The Arthritis Foundation cites stress and anxiety as significant problems for those coping with joint pain. Stress can increase inflammation in the joints as well as contributing to other serious health problems. As clinical psychologist Dr. Rudy Nydegger, PhD of Clarkson University in New York says, “When prolonged stress leads to anxiety, it can make you super-aware of symptoms. For example, pain hurts more.”
If you count yourself among those with chronic joint pain, and particularly if joint pain is limiting your ability to move, experts at the CDC and the Arthritis Foundation urge us to begin reversing the condition by taking these common-sense actions:
1. Lose weight.
2. Move more.
3. Try integrative health therapies instead of pain drugs.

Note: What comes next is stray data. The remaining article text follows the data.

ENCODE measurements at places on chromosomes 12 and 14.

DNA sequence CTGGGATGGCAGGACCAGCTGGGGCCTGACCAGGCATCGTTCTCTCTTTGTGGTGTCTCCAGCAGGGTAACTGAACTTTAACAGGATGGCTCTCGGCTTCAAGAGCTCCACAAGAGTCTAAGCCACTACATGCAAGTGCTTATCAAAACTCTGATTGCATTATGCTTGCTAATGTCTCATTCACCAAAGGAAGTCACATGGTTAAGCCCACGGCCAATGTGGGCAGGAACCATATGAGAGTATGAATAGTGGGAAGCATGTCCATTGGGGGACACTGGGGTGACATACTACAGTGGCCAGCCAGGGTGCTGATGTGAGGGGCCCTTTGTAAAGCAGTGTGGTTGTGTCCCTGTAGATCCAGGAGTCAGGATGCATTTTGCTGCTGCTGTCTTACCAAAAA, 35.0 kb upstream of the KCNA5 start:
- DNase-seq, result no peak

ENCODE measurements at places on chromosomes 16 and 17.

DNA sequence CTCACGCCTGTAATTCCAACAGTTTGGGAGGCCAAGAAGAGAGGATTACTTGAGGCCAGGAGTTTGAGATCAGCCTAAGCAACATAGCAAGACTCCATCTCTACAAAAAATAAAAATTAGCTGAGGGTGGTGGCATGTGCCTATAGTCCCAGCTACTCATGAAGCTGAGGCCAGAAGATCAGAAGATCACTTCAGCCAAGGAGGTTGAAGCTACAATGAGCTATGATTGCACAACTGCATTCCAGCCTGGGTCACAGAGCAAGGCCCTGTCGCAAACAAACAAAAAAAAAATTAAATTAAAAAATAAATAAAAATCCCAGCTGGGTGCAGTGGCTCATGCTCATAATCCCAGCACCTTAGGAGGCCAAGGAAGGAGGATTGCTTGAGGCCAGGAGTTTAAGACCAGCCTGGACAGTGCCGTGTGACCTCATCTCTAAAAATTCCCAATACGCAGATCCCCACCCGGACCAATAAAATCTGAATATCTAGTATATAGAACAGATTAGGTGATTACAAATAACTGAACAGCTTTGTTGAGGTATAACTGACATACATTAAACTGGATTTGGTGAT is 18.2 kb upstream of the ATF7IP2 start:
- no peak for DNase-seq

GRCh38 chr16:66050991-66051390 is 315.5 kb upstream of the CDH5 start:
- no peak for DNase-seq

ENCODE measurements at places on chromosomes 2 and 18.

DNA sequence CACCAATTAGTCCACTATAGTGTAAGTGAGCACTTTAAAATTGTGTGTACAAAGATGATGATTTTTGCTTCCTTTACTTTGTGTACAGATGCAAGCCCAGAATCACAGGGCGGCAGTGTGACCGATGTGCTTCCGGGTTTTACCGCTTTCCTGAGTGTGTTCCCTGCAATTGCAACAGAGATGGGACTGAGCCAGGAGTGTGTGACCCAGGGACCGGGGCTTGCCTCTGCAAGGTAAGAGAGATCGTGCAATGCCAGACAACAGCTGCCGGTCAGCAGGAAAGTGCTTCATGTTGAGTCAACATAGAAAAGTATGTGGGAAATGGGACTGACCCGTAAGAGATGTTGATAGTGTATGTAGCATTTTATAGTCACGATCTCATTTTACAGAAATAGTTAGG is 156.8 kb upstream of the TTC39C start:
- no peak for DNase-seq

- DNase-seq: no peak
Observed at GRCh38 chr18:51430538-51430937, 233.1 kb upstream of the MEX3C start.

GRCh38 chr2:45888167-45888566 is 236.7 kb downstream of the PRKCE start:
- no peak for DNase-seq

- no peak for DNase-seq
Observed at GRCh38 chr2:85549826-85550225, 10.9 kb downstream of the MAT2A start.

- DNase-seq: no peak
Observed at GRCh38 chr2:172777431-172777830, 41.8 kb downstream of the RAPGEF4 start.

4. Develop your mind-body connection.
5. Eat fresh foods (not sugar, refined carbohydrates or prepackaged meals).
To get moving, swimming and cycling are gentle on the joints. So are yoga, taichi and qigong, now recommended by many doctors and health organizations for increasing range of motion, improving balance and reducing joint pain.
In a 2015 Johns Hopkins study, compared with a control group, patients who practiced yoga reported a 20 percent improvement in pain, mobility, energy levels and mood. The slow, mindful movements and breathing in yoga, taichi and qigong are particularly recommended as a means to deal with the stress associated with joint pain, and to gain the confidence to develop other healthy habits.
Regular exercise, such as what you might practice at your local Body & Brain center, can help you increase the muscle strength around your joints, helping to absorb some of the impact when you move. Exercise can also be part of a regimen that helps you lose weight, which may relieve pressure on sore joints. Most Body & Brain centers incorporate an 18-joint stretching sequence in their meridian yoga and taichi-qigong classes. This sequence is great for helping your joints to feel more relaxed and flexible, and these exercises can also be done at home.